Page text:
On November 5, the United Nations (UN) declared that it would send additional personnel to Iraq to help the general election to be held in Iraq at the end of January next year. The UN indicates that under the current situation, it would dispose sufficient resources in the country so as to perform its responsibility of assistance in the election.
Preparation for the Iraqi election is being carried out intensively, registration of voters formally started on November 1. But UN personages doubt whether the democracy imported through firearms can take root, survive and even blossom and bear fruits in this ancient land of Iraq. In fact it is not hard for people to discover that the democracy railroaded by the United States in Iraq is largely no longer the "US-styled"democracy as described by the American leaders early this year. President Bush's June 30 speech has softened up compared to his previous intransigent stance, as shown in his first indication that there is no need for the Islamic countries to completely copy US-styled democracy. He said: Democracy does not mean automatically and mechanically transplant other forms of democracy, the future freedom of the Islamic countries will be decided by their citizens themselves, not by outsiders.
While the United States is obscuring the standard of democracy it pushes through, the Iraqis hold that democracy is not the question to be urgently settled by the interim government at the moment. The article published in the Washington Post by the prime minister of the Iraqi interim government pointed out that only after first settling the questions related to Iraq's national security, restoration of its economy and independence of the judiciary, will "march toward democracy" be mentioned as the final goal to be attained. The poll published on June 30 this year shows that when asked about the most urgent task in the coming year, only 31 percent of the Iraqis say hat it is democracy, while 50 percent of those surveyed said that what the Iraqis most urgently need is a strong leader.
In the middle of this year, the reason why America disapproved of a nationwide election in Iraq immediately after the transfer of sovereignty was for fear that another anti-US strong man would possibly be elected in the election. The postponement of the election to the beginning of next year was that it hoped the Iraqis could elect a US-supported statesman to be in power after the quiet down of the situation in Iraq.
As things turn out today, the United States is not quite sure of success in its expectation. The reasons are: First, the current situation in Iraq is more turbulent; second, the Shiite followers account for 60 percent of the Iraqi population, any fair election would let the Shiites win victory. It is unrealistic to place hope on the Shiite Iraqis to change in half a year their longstanding belief into support of "US-styled" democracy. As to next year's election in Iraq, what the United States worries most is that it fears a pro-Iran Shiite government would be elected.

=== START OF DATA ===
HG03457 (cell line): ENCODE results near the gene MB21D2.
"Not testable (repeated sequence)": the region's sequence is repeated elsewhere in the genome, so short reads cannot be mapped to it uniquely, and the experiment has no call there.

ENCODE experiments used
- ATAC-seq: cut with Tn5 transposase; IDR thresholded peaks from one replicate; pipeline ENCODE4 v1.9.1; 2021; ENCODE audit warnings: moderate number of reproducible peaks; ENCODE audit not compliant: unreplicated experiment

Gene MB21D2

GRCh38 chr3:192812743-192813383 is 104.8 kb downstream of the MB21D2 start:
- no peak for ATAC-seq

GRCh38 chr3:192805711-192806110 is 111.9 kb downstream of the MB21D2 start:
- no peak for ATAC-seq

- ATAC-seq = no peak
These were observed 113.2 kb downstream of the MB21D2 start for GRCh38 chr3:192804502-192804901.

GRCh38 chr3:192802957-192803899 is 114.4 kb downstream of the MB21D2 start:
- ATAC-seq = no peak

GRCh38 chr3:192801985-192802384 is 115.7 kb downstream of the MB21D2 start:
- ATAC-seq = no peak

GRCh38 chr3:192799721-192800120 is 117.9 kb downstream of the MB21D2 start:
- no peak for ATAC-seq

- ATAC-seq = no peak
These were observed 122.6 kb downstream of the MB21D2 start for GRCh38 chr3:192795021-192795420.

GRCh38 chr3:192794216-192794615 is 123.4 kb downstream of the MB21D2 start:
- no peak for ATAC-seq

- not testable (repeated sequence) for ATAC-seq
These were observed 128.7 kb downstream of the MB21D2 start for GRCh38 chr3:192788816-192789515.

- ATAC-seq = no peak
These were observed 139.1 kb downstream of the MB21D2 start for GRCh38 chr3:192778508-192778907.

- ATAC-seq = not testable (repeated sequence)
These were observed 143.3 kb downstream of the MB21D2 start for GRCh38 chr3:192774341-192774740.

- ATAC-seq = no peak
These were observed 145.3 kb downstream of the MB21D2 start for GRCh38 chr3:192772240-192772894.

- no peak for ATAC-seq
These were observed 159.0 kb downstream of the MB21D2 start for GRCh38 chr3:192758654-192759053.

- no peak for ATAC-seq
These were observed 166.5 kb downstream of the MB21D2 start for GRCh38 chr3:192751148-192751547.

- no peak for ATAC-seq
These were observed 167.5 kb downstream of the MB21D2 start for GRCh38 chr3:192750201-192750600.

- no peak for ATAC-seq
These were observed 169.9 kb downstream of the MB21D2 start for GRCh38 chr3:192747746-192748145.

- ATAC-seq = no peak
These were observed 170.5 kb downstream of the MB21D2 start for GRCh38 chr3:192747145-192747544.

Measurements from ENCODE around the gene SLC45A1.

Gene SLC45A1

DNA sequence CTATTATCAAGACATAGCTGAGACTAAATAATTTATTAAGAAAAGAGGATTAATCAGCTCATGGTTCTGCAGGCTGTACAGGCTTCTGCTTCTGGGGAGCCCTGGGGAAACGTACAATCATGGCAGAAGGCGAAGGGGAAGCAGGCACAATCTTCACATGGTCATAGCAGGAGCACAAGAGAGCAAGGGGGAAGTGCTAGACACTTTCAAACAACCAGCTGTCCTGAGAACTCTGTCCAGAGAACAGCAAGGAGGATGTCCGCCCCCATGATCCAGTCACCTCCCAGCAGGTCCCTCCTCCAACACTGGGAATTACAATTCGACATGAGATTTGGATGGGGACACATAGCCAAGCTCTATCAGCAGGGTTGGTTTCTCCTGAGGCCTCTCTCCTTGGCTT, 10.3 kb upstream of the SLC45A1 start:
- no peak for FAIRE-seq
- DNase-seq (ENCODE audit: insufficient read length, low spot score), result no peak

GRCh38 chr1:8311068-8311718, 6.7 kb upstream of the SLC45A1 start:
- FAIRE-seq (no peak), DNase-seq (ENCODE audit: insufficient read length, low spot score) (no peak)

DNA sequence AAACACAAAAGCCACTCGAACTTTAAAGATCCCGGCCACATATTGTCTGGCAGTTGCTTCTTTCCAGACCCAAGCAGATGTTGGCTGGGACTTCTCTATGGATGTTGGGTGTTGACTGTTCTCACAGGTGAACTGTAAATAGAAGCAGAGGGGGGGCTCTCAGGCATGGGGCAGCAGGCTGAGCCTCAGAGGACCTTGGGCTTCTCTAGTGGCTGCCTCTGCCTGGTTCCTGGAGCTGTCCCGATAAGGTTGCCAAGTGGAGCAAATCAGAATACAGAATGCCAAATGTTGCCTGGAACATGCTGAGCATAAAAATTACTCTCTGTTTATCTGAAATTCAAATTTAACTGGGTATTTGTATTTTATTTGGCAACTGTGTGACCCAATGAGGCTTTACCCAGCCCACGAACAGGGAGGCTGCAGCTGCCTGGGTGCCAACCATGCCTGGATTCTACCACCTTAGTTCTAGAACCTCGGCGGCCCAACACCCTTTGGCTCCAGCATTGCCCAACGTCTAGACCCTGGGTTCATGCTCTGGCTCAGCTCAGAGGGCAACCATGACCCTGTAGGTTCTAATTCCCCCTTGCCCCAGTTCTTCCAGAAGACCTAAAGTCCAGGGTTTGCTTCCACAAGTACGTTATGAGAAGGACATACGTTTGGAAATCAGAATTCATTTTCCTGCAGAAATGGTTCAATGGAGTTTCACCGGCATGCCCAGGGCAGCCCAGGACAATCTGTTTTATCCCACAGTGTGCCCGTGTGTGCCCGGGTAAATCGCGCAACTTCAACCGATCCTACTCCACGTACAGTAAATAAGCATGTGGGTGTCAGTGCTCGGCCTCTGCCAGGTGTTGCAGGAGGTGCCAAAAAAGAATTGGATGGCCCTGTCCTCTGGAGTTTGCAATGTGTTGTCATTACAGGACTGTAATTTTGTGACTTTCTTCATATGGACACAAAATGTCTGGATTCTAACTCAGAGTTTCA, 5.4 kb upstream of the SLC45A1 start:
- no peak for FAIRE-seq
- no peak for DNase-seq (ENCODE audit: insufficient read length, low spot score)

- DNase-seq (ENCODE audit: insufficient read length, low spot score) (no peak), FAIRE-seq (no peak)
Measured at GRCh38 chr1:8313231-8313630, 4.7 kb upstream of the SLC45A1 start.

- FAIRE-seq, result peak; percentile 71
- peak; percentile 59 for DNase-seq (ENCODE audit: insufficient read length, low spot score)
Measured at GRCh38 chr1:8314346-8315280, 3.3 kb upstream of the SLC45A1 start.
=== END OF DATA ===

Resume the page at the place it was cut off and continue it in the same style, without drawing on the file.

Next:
Fundamentally speaking, the kind of system of government adopted by a country is determined by the country's specific conditions, subject to the restrictions of the country's geographical environment, the level of economic development, cultural tradition and other factors, the process of the perfection of the political system likewise reflects the actual condition prevailing in the country at the time, the way of graft and transplantation often makes one feel unaccustomed to the climate. During the 1957-64 period, more than 40 newly independent African countries adopted the Western democratic electoral system, but military coups occurred one after another, repudiating such Western-styled democracy.
The Middle East is a target long been aimed at by the United States. But observers pointed out that the Middle East has extremely special and complicated religious factors, the various political forces there restrain each other, each have their own development law and process. Democracy is a slow process based on the actual conditions of various countries, it is not like coca-cola that the normal juice can be transported from the United States to various Middle East countries and turned into products by adding water to it. Chief editor Moises Naim of the US "Foreign Policy" magazine pointed out that the idea of using external interference to solve the Middle East problem has been seriously thwarted. The idea of forcibly popularizing democracy in this region through launching war in Iraq is even harder to be accepted by the locals. It will be hard for the United States to lift itself out of the quagmire after the transfer of sovereignty to Iraq and even after the election in the country next year. The Iraqi democratic process will be slow, the Iraqi political system after election can hardly be a democratic mode as flaunted by the United States.
Printed on page 3 of People's Daily November 10, 2004, this article is translated by People's Daily Online